Fig. 2 Black and gray regions are 1σ contours and 2σ contours. The left panel shows w_{0} vs. w_{1} without coupling, the right panel shows w_{0} vs. w_{1} with coupling in our model. 

Open with DEXTER 
Fig. 3 Black and gray regions are 1σ contours and 2σ contours. The left panel shows δ vs. w_{0}, the right panel shows Ω_{DM} vs. w_{1}. 

Open with DEXTER 
Fig. 4 Black and gray regions are 1σ contours and 2σ contours. The left panel shows δ vs. w_{1}, the right panel shows Ω_{DM} vs. w_{0}. 

Open with DEXTER 
From the bestfit parameters, the energy density evolution of DM and DE can be calculated. The ratio of DM density and DE density is (37)Figure 5 shows the evolution of ρ_{DM}/ρ_{DE} as a function of scale factor a with bestfit parameters. The gray region represents the 1σ uncertainty in this model, the black one represents the ΛCDM case. In our model, δ < 0 means that the energy is transferred from dark matter to dark energy, which is consisted with Dalal et al. (2001) and Guo et al. (2007). Nevertheless, the energy density proportion evolves slower than in ΛCDM case within 1σ uncertainties when a < 0.5, which means that our model can significantly help in reducing the coincidence problem.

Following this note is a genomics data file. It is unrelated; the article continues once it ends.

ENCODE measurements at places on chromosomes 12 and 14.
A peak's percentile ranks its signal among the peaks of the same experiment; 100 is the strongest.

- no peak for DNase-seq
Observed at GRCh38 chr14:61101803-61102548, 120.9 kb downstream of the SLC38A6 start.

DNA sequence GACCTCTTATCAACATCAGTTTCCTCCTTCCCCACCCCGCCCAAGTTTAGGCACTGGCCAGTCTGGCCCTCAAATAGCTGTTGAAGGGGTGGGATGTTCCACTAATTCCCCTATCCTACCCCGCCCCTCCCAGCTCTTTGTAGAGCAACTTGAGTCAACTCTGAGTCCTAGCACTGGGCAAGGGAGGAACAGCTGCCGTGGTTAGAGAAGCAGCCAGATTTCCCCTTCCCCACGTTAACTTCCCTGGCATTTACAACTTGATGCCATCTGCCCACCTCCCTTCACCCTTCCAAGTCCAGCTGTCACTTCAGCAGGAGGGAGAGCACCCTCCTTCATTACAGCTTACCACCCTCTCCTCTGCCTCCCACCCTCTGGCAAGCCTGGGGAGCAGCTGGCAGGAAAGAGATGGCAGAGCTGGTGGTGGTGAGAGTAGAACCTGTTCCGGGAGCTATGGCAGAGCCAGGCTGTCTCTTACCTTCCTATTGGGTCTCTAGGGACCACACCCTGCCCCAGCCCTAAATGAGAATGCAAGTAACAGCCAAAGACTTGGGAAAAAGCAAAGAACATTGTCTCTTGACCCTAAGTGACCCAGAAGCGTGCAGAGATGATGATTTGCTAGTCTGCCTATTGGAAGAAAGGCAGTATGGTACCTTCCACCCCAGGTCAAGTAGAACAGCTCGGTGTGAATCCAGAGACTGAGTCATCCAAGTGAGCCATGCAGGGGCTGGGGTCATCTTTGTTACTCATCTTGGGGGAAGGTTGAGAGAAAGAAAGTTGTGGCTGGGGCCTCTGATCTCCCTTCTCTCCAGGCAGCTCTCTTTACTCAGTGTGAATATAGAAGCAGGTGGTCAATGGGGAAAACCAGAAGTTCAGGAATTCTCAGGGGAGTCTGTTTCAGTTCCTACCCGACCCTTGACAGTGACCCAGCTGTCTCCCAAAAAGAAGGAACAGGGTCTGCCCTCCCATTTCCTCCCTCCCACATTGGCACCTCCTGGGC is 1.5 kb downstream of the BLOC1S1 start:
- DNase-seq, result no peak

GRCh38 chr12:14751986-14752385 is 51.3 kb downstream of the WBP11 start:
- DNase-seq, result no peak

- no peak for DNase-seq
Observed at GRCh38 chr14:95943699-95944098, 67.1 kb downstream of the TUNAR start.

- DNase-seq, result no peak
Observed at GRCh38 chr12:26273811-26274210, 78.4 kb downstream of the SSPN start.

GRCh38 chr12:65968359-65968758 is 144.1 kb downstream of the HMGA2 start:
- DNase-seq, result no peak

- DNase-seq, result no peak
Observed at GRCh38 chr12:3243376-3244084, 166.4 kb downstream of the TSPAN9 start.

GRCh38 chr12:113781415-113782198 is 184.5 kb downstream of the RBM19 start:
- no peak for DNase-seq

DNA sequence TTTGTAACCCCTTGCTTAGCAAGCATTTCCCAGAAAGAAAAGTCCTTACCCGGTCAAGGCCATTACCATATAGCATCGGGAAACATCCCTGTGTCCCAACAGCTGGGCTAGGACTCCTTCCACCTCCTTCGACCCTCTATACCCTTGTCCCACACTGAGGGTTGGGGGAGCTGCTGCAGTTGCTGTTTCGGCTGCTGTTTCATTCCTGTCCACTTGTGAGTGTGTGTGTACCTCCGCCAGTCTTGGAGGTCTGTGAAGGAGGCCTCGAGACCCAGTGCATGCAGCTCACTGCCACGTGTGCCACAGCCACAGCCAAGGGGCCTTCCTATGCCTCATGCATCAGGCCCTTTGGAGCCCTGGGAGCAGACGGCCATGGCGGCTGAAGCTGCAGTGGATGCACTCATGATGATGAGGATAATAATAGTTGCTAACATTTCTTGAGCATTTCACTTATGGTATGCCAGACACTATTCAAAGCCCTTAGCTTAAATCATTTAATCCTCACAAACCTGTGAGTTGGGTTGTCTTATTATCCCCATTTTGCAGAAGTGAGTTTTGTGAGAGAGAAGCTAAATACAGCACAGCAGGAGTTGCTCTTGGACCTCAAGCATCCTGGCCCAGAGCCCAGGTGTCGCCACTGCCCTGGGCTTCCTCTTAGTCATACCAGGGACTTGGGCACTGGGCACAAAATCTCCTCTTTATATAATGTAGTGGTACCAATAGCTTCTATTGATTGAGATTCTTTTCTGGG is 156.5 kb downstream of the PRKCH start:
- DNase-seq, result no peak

Fig. 5 Evolution of ρ_{DM}/ρ_{DE} as a function of scale factor a(z). The dashed line plots the interacting model with bestfit parameters, the gray region shows the 1σ uncertainties. The black region represents the ΛCDM with uncertainties. 

Open with DEXTER 
The evolution of DE density plays an important role in solving the coincidence problem. Using Eq. (9) we can compute the DE evolution, which is shown in Fig. 6. The gray region above the black line shows that the DE density decreases within 1σ when a < 0.5, which can slow down the evolution of ρ_{DM}/ρ_{DE}, resulting in a good solution to the coincidence problem. However, the DE density evolves quite quickly in the very early stage of the Universe when a < 0.3. The main reason is that DM mass transfer rate δ is assumed as a constant in our model.
Fig. 6 Evolution of ρ_{DE} as a function of scale factor a(z). The dashed line plots the interacting model with bestfit parameters, the gray region shows the 1σ uncertainties. The black line represents the ΛCDM case. 

Open with DEXTER 
Our Universe is currently undergoing an accelerating expansion. But in the very early time, the Universe was decelerating. This means that the evolution of deceleration parameter q(z) is important, especially when q(z_{tr}) = 0, z_{tr} is the transition redshift. q(z) can be expressed as (38)After substituting the bestfit parameters and their uncertainties in Eq. (38), we obtain z_{tr} = 0.63 ± 0.07. This value is slightly higher than those of Wang & Dai (2006), Wang et al. (2007) and AbdelRahman & Riad (2007) in ΛCDM. The reason is the energy transfer from DM to DE in our model. The DM density decreases quicker than that in the ΛCDM, while the DE density decreases much quicker in early times. Therefore a higher transition redshfit is needed for DE to resist gravitation.